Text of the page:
[Frontiers in Bioscience E4, 487-492, January 1, 2012]

Molecular imaging and photodynamic therapy in hepatoblastoma

Guido Seitz1, Joerg Fuchs1, Juergen F. Schaefer2, Steven W. Warmann1

1Department of Pediatric Surgery, University Children`s Hospital, Hoppe-Seyler-Strasse 3, 72076 Tuebingen, Germany, 2Department of Diagnostic and Interventional Radiology, University Hospital, Hoppe-Seyler-Strasse 3, 72076 Tuebingen, Germany


1. Abstract
2. Introduction
3. Molecular imaging
3.1. Optical imaging - Fluorescending proteins
3.2. Optical imaging - Photodynamic diagnosis
3.3. Positron emission tomography (PET)
3.4. PET-CT
3.5. PET-MRI
4. Photodynamic therapy
5. Perspective
6. References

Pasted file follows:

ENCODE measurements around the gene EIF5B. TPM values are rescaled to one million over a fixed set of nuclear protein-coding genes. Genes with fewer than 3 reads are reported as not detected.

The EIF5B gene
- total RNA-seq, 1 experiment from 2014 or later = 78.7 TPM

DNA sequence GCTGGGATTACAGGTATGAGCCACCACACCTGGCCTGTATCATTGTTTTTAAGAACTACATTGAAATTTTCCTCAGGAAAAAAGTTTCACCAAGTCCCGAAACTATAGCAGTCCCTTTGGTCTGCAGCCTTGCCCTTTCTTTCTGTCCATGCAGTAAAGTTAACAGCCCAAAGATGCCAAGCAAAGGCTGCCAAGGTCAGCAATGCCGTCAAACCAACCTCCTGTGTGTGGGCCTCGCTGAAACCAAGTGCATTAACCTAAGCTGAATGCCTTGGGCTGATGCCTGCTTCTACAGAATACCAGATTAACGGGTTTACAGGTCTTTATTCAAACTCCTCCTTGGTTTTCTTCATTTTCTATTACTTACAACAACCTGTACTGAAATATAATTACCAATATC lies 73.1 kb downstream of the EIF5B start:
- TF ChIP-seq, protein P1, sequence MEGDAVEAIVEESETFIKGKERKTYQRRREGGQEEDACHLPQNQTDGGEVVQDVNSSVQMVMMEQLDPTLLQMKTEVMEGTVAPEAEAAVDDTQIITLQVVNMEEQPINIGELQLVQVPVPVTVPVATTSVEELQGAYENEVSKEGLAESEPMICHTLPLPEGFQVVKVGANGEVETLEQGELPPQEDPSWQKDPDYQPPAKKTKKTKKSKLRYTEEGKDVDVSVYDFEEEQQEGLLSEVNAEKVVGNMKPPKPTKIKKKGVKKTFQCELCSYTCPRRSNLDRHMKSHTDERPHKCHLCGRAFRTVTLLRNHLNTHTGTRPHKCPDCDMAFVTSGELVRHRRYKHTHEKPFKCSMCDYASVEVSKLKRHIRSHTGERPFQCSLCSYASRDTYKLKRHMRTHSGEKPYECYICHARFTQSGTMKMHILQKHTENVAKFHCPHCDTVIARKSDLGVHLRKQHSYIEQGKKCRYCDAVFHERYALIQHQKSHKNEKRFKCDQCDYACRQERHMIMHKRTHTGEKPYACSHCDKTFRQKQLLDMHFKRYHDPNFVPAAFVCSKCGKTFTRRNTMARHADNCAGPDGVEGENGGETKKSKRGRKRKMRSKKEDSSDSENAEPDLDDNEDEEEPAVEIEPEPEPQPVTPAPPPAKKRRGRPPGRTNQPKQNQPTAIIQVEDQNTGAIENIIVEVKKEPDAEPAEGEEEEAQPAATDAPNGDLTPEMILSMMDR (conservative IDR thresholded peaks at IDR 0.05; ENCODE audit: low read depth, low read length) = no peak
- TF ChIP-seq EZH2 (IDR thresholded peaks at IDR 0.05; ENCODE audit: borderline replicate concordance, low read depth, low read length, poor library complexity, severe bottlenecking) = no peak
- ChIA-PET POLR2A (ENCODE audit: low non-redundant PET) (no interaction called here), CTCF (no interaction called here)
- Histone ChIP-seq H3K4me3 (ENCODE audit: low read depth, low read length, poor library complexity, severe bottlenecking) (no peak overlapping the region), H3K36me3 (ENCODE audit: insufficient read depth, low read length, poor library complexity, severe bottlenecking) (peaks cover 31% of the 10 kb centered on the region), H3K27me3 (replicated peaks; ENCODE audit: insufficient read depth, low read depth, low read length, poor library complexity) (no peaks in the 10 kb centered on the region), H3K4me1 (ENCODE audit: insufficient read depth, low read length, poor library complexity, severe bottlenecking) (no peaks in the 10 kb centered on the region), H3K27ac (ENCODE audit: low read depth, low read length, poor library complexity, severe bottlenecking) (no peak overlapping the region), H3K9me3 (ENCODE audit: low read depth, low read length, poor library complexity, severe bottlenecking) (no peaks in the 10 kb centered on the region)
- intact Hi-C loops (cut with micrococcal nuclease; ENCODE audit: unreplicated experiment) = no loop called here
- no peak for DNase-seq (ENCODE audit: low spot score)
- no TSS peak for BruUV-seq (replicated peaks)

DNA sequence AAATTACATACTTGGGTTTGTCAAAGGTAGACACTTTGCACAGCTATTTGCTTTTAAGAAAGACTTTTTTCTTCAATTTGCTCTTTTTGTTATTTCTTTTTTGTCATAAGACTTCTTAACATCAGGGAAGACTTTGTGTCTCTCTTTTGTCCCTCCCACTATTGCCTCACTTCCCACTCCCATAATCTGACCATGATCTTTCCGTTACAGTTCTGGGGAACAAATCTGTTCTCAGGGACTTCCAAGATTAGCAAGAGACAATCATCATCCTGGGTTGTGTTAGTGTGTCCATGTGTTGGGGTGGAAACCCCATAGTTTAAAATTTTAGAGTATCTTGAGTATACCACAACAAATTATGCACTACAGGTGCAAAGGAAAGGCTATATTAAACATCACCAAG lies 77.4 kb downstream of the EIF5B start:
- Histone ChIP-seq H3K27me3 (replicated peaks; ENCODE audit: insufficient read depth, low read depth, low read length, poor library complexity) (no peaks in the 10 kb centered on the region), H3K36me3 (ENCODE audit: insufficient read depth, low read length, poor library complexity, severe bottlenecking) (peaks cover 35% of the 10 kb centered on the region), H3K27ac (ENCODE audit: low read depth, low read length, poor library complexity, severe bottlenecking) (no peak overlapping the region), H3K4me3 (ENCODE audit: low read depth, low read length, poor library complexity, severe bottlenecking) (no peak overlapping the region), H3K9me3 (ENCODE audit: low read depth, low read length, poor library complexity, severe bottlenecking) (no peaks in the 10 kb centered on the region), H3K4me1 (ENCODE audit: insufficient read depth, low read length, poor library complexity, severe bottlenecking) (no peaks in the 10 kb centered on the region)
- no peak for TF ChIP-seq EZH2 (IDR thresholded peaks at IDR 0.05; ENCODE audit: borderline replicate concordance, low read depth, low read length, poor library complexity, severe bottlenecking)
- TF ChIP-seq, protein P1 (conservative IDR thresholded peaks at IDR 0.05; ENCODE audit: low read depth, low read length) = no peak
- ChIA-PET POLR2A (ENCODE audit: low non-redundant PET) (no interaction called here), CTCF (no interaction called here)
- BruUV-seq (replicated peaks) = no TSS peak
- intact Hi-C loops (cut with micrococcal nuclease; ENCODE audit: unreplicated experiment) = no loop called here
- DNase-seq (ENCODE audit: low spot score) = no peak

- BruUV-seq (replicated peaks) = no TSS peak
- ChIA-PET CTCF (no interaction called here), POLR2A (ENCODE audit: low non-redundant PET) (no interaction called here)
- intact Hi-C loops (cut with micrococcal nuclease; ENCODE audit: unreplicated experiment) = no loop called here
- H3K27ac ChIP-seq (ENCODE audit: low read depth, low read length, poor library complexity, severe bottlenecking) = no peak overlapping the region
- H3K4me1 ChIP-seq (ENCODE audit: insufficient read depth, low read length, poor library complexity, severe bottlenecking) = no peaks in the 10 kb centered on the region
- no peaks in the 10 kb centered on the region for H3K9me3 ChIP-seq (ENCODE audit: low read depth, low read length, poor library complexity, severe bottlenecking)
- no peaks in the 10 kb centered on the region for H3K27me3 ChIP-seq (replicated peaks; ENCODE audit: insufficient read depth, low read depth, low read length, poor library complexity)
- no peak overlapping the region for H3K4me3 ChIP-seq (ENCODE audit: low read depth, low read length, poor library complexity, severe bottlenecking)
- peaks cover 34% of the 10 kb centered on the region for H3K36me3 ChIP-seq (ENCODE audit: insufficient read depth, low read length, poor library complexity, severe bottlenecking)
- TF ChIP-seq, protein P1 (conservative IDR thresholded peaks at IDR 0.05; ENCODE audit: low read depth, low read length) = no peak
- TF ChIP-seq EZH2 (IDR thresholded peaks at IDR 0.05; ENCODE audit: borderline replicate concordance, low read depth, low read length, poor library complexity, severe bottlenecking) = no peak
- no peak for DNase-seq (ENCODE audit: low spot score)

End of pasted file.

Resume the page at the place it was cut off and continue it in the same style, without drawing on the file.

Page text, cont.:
Molecular imaging is a novel field in cancer research combining various in vivo imaging modalities with molecular biology. Different techniques such as magnetic resonance tomography (MRI), positron emission tomography (PET), optical imaging methods (bioluminescence, fluorescence), or combination of these are used in basic research as well as in patients in different tumor entities. In hepatoblastoma (HB), there are only few reports on molecular imaging methods in a preclinical (optical imaging) and clinical setting (PET, PET-CT). Unimprovable treatment outcomes of patients in advanced tumor stages require novel treatment approaches. Photodynamic diagnosis (PDD) and photodynamic therapy (PDT) are novel diagnostic and therapeutic tools. Photodynamic diagnosis allows in vitro and in vivo detection of tumor cells using their fluorescending behaviour. PDT is a novel anticancer treatment approach leading to tumor cell destruction via apoptosis. In hepatoblastoma, there are only few reports on in vitro and in vivo studies using this treatment modality. First results seem to be promising and further studies will be required to further evaluate these techniques and to transfer them into clinical settings. This paper reviews different modalities of molecular imaging, photodynamic diagnosis and photodynamic therapy in childhood hepatoblastoma.